After having said McConnell would consult a physician Wednesday, his team did not answer whether he had, in fact, seen his doctor. And it did not say when or where McConnell’s next public appearances would be. Asked by NBC News whether McConnell recently saw his team of neurologists cited in his medical statement Thursday, his office did not respond.

Former aides still close to McConnell declined to comment for this article, even anonymously.

Potential successors to McConnell continue to voice support for him.

After Wednesday’s freeze, Minority Whip John Thune, R-S.D., and several other members of McConnell’s leadership team spoke by phone with him and issued statements with the same sunny message: The leader sounded just “fine,” and they look forward to seeing him next week when the Senate returns from its summer recess.

Sen. Susan Collins, R-Me., said in a tweet Thursday evening that she'd spoken to McConnell earlier in the day and "to discuss the resumption of Senate business next week. He is fully prepared to continue leading our caucus when the Senate resumes session on Tuesday."

Amid the calls for more transparency, McConnell’s office on Thursday afternoon released a 51-word statement from Dr. Brian Monahan, the attending physician for the U.S. Capitol, who said he informed McConnell he is "medically clear” to continue to work.

Monahan said he had “consulted” with McConnell and “conferred” with McConnell’s neurology team and determined that McConnell is “medically cleared to continue with his schedule as planned.” 

“Occasional lightheadedness is not uncommon in concussion recovery and can also be expected as a result of dehydration,” Monahan said.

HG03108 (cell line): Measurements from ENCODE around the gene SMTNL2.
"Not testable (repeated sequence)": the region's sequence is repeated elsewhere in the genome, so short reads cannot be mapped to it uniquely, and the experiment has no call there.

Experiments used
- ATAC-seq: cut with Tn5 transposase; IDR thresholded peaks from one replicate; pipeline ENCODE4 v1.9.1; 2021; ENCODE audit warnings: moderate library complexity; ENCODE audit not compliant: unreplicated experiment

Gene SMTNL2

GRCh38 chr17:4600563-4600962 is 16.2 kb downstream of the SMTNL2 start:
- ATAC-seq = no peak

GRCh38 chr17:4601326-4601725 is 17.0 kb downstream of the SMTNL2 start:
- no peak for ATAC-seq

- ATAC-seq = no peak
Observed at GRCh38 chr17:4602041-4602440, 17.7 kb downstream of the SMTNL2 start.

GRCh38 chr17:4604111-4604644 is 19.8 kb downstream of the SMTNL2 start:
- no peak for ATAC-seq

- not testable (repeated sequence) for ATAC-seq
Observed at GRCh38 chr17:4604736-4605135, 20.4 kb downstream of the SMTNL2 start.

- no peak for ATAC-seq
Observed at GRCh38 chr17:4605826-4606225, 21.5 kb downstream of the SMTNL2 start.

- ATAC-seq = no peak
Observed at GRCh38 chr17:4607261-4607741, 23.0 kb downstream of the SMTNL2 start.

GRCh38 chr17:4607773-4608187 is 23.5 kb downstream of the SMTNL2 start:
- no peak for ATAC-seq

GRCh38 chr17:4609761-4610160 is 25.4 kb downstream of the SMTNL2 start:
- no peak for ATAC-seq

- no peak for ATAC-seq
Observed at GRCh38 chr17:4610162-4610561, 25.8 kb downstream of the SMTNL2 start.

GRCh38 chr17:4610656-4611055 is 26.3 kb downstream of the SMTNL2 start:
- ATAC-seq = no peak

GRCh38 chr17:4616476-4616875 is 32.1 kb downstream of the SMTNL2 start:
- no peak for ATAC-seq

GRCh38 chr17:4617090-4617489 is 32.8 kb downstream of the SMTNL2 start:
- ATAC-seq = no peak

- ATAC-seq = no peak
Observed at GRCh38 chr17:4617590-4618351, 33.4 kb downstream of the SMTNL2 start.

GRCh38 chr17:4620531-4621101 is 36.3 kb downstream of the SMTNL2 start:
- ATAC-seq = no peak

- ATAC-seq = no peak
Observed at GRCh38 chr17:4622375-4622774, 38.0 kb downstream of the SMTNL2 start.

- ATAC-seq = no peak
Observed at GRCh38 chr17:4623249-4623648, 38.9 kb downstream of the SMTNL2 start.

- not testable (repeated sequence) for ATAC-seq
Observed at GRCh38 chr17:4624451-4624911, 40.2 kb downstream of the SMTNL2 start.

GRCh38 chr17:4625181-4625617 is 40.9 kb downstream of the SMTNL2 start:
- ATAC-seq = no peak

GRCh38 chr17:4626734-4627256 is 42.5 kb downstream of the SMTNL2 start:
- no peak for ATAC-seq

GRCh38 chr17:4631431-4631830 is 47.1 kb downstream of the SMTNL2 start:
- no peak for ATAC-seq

But the statement seemed to raise more questions than answers. It did not say whether Monahan had personally evaluated McConnell. Monahan also did not explain how he reached the conclusion that McConnell had been cleared and was able to work.

A vocal minority in the GOP is calling on McConnell to step aside. Right-wing Rep. Marjorie Taylor Greene, R-Ga., no fan of the McConnell's, immediately demanded he resign after Wednesday’s incident, saying he was “not fit for office.” On Thursday, a second Republican said it was time for McConnell to go.

“Yes, I think his family and staff should agree it’s time,” Rep. Tim Burchett, R-Tenn., told NBC News. “I think too often, these folks are more concerned about their future and not our country.”

Editors of the usually friendly National Review magazine, which called McConnell “a legend of the U.S. Senate” and "one of the most effective leaders," also said that they were concerned by his freezing episodes and that he needed to resign.

“[T]he time has come for the Kentucky senator, after his long, impressive run, to make the decision to step aside from leadership,” National Review editors wrote. “McConnell has now frozen up during two recent press availabilities. His staff has said he was just suffering from bouts of lightheadedness, and a public note from his doctor suggested the same. To the layman, the incidents looked more concerning than that.

“Regardless, this obviously is not normal and affects his ability to function as the leading representative of his caucus.”